December 6, 1866: the 2 mile long, 5 foot diameter Chicago Lake Tunnel was completed. It was the first water supply tunnel for a U.S. city.
US Labor History
December 6, 1869: African-American delegates meet in Washington, D.C., to form the Colored National Labor Union as a branch of the all-White National Labor Union created three years earlier. Unlike the NLU, the CNLU welcomed members of all races. Isaac Myers was the CNLU's founding president; Frederick Douglass became president in 1872. December 6, 1957: the AFL-CIO expelled the Teamsters, along with Bakery Workers and Laundry Workers for corruption. That same year, Jimmy Hoffa was elected president of the Teamsters. He became a lightning rod for additional charges of mob influence and criminality.
December 6, 1964: Klansmen set fire to Frank Morris’s shoe shop in Ferriday, Louisiana. Morris, who lived in the back of the shop, died four days later from his injuries. No one was convicted.
December 6, 1917, Finland independent from Russia.
December 6 - 9, 1917: Conference of National Women’s Party officers and National Advisory Council in Washington, D.C., ended with mass meeting honoring NWP’s suffrage prisoners by presenting each with special commemorative “Jailed for Freedom” pin showing prison gate secured by heart-shaped lock. Sterling silver pin fashioned after Sylvia Pankhurst’s “Holloway Brooch”–given to British suffragettes incarcerated in London’s Holloway Prison. December 6, 1937: in Breedlove v. Suttles the US States Supreme Court upheld the constitutionality of requiring the payment of a poll tax in order to vote in state elections.
December 6, 1933: United States v. One Book Called Ulysses. Judge John M. Woolsey ruled that James Joyce’s Ulysses was not pornographic—that nowhere in it was the "leer of the sensualist". Acknowledging the "astonishing success" of Joyce's use of the stream of consciousness technique, the Woolsey stated that the novel was serious and that its author was sincere and honest in showing how the minds of his characters operate and what they were thinking. Some of their thoughts, the judge said, were expressed in "old Saxon words" familiar to readers, and [i]n respect of the recurrent emergence of the theme of sex in the minds of [Joyce's] characters, it must always be remembered that his locale was Celtic and his season Spring. “To have failed to honestly tell fully what his characters thought would have been "artistically inexcusable", said the judge. (see One Book Called Ulysses for more)
December 6, 1957: the United States’ much-hyped first attempt at launching a satellite into orbit failed miserably ending in an explosion. The Naval Research Laboratory’s Vanguard TV3 (Test Vehicle 3) was a small satellite designed to test the launch capabilities of the three-stage Vanguard rocket and study the effects of the environment on a satellite and its systems in Earth orbit. It was also to be used to obtain geodetic measurements through orbit analysis. Unfortunately, at launch the rocket rose about 4 feet off the ground, then lost thrust and fell back to the launch pad at Florida’s Cape Canaveral. The fuel tanks then ruptured and exploded, destroying the rocket, severely damaging the launch pad, and throwing the 3 lb satellite and making it unusable.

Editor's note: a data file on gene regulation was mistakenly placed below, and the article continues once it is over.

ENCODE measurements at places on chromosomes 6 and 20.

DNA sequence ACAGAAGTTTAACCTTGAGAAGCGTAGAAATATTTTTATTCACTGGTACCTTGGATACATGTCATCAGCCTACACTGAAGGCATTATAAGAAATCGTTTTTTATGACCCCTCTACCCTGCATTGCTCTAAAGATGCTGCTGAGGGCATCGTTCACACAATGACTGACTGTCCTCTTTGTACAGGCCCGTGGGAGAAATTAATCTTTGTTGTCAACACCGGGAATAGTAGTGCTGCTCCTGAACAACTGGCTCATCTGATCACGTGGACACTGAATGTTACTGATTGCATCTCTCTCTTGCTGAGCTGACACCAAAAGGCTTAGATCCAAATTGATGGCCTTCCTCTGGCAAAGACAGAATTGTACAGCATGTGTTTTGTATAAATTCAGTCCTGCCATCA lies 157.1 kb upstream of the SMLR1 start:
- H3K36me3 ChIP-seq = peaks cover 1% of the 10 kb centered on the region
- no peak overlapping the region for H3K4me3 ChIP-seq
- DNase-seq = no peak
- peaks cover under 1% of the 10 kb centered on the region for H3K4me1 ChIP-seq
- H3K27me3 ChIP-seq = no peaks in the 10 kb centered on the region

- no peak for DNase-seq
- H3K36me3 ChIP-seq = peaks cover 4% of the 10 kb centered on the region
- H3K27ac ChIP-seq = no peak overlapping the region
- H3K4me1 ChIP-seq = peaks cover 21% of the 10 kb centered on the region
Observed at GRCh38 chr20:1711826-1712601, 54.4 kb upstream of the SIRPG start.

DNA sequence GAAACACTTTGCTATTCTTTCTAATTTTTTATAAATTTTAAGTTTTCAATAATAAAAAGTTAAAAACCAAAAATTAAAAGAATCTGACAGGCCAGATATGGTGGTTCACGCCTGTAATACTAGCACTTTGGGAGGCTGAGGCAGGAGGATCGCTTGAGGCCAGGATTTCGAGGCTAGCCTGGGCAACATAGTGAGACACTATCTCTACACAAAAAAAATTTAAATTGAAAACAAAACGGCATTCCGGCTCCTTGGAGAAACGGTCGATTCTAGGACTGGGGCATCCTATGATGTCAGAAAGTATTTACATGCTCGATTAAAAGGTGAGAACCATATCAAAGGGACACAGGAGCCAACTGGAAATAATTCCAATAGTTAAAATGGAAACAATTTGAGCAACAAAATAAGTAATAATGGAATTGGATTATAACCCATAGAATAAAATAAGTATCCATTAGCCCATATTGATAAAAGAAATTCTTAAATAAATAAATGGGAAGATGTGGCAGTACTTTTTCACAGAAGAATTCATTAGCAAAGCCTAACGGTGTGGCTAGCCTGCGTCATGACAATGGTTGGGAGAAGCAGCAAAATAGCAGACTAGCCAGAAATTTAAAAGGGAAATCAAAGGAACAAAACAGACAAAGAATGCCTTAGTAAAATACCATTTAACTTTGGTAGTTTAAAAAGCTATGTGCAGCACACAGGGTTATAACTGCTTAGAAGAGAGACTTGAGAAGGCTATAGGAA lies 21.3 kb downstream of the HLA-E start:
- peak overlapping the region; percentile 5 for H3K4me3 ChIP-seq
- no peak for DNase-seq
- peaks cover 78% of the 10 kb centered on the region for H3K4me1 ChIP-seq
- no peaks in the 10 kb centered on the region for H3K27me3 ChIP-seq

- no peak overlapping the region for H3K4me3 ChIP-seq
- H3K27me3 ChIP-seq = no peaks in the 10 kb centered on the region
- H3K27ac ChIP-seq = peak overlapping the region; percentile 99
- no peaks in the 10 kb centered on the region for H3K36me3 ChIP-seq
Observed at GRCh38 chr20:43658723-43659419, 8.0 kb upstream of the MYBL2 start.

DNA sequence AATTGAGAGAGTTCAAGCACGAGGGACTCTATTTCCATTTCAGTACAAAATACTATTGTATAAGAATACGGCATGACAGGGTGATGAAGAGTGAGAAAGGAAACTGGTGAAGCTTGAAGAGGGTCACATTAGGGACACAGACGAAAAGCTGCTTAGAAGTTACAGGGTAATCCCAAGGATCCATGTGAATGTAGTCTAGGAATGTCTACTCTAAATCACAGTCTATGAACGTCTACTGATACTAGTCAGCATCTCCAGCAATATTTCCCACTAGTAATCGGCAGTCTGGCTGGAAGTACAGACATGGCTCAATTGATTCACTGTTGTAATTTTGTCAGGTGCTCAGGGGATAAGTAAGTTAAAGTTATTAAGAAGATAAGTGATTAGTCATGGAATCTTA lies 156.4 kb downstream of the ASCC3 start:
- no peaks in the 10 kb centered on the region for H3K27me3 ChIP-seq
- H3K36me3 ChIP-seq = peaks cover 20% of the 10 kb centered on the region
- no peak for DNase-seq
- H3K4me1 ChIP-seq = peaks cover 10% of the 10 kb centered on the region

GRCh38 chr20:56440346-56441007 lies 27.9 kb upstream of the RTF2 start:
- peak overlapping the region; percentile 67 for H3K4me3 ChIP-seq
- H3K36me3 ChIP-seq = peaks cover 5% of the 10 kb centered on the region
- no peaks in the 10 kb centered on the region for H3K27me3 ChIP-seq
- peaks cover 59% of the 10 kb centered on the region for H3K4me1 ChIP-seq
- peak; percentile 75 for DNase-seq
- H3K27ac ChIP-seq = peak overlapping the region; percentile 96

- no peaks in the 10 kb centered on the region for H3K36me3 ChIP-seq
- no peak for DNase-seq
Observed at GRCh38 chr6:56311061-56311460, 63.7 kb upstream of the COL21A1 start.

December 6, 1958: Pioneer 3, an American unmanned satellite, failed to reach the moon, but discovers a second radiation belt around the Earth.
December 6, 1963, The Beatles released their first Christmas recording: The Beatles Christmas Record.
December 6, 1965, US release of Rubber Soul. The American version differed markedly from the UK release. Capitol removed the tracks "Drive My Car," "Nowhere Man," "What Goes On," and "If I Needed Someone," and replaced them with two from the UK Help! album, "I've Just Seen a Face" and "It's Only Love." The song sequence, placing the Help! tracks at the beginning of each side, Rubber Soul appeared as a "folk rock" album to angle The Beatles into that emergent American genre during 1965. The changes angered the Beatles.
December 6, 1968: The Rolling Stones released Beggars Banquet album. (see Rolling Stones Altamont Banquet)
December 6, 1969: Altamont Free Concert: (at the Altamont Speedway in northern California, between Tracy and Livermore) headlined and organized by The Rolling Stones, it also featured, in order of appearance: Santana, The Flying Burrito Brothers, The Jefferson Airplane, and Crosby, Stills, Nash & Young, with the Rolling Stones taking the stage as the final act. The Grateful Dead were also scheduled to perform, but declined to play shortly before their scheduled appearance due to the increasing violence at the venue (see Rolling Stones Altamont Banquet). December 6 – 19, 1969: “Na Na Hey Hey (Kiss Him Goodbye)” by Steam #1 on the Billboard Hot 100.
December 6, 1973: the House of Representatives voted 387–35 to confirm Gerald Ford as Vice President; he was sworn in the same day.
December 6, 1974: George Maynard appeared in Lebanon District Court to answer the charge. After waiving his right to counsel, he entered a plea of not guilty and proceeded to explain his religious objections to the motto. The state trial judge expressed sympathy for Maynard's situation, but considered himself bound by the authority of State v. Hoskin to hold Maynard guilty. A $25 fine was imposed, but was suspended during "good behavior." (see
December 6, 1983: a congressional subcommittee released The Federal Response to AIDS, a report criticizing the U.S. Government for failure to invest sufficient funding in AIDS surveillance and research. December 6, 1995: President Clinton hosted the first White House Conference on HIV/AIDS.
Iraq War II
December 6, 2006: the bipartisan Iraq Study Group concluded that President George W. Bush's war policies had failed in almost every regard, and said the situation in Iraq was "grave and deteriorating."